Albert Goes Narrative Contracting


  • Ken Newman
  • Robert Grigg


role-playing games, fun, online communication


RPG’s (Role Playing Games) and improvisational theatre have some obvious similarities. Both require the participants to work together in real-time to construct dynamic narrative elements. Seeing communication in terms of ongoing narrative contracts is a well-accepted principle of improvisational theatre (Johnstone 1981). The recipient of an offered narrative element can accept the offer, block it, or make a counter-offer. This paper describes a methodology for studying subjects engaging in a controlled online role-playing ‘encounter’. The encounter is titled ‘Albert in Africa’ and the study draws on the previously described Fun Unification Model (Newman 2004). In this study, subjects’ individual responses were correlated with the number of acceptances, blocks and counter-offers they make during their encounter. Comparisons are then made with observations of the massively multiplayer game World of WarCraft. From this emerges a methodology for analyzing the complex interactions of RPG encounters.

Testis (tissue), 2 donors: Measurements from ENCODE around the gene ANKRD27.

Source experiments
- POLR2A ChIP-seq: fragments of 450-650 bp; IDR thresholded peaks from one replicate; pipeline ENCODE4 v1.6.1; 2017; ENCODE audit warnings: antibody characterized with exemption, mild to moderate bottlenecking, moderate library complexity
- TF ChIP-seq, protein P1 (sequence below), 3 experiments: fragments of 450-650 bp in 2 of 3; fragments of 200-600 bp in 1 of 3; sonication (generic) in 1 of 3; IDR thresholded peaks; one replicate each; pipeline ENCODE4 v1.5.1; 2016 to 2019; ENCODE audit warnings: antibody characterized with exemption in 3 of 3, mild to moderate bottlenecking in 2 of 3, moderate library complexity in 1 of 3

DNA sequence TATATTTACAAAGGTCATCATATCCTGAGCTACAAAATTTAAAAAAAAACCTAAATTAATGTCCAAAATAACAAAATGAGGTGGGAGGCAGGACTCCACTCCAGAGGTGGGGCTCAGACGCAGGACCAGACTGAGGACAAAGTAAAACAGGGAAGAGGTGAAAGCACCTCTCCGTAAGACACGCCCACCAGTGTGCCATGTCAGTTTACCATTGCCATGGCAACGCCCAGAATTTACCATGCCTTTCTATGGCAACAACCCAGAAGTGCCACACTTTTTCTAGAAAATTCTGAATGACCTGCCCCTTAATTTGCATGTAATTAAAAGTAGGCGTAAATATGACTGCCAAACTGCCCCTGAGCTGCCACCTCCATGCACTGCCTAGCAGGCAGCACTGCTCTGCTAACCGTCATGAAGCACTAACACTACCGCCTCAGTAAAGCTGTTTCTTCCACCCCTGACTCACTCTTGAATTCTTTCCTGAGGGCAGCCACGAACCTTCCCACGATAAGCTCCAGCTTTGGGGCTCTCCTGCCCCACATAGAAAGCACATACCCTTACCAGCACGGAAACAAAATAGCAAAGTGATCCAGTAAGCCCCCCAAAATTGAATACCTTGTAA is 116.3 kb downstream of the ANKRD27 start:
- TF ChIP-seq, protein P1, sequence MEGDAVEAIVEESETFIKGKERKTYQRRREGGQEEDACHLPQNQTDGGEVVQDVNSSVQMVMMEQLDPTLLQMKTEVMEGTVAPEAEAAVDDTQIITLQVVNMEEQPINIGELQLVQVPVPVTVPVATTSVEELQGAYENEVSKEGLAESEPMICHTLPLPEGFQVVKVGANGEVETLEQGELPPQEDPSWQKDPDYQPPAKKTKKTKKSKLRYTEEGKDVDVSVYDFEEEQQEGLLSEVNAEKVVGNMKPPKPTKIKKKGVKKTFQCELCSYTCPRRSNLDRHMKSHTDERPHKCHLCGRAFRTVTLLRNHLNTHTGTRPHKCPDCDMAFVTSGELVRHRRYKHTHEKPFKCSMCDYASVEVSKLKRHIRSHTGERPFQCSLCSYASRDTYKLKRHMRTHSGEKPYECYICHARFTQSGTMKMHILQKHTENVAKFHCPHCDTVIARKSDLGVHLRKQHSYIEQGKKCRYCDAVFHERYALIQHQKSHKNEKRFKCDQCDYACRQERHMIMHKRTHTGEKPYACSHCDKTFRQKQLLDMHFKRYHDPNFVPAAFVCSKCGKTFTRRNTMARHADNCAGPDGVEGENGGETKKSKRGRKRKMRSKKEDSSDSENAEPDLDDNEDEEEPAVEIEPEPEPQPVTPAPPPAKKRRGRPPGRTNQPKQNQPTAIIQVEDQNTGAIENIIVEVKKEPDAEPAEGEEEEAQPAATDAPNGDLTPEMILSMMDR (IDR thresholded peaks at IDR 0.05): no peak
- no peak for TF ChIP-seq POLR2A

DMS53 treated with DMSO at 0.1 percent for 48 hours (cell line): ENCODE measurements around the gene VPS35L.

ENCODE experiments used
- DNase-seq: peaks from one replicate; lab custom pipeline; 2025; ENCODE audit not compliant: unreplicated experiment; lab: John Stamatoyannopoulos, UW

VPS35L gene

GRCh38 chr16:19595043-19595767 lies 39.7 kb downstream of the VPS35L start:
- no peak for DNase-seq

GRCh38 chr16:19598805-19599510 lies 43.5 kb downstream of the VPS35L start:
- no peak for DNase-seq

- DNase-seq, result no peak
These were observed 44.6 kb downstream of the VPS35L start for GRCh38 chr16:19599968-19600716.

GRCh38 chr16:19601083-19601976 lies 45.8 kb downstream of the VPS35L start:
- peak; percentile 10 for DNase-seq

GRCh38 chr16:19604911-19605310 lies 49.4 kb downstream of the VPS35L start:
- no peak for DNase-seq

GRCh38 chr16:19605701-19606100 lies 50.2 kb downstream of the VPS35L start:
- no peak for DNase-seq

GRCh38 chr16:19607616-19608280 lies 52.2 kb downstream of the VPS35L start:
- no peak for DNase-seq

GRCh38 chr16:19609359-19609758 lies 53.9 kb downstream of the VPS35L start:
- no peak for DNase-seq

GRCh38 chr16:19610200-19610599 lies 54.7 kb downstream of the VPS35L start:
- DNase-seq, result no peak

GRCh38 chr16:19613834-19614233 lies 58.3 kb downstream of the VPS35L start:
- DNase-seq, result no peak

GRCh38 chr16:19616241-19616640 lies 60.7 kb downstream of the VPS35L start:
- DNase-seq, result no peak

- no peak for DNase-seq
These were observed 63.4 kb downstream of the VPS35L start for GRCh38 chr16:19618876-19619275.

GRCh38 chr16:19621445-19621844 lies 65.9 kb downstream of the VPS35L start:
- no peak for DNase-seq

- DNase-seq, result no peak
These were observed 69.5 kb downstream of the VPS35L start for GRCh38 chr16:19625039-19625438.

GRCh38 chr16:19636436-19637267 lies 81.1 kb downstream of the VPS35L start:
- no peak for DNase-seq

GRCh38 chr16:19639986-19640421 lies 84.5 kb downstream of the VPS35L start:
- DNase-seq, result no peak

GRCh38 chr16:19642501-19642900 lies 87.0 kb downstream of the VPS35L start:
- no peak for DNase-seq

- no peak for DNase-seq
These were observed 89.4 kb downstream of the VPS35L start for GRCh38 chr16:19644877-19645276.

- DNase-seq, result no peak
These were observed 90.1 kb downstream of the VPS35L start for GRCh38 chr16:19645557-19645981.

@Conference{digra11, title ="Albert Goes Narrative Contracting", year = "2002", author = "Newman, Ken and Grigg, Robert", publisher = "DiGRA", address = "Tampere", howpublished = "\url{}", booktitle = "Computer Games and Digital Cultures Conference Proceedings"}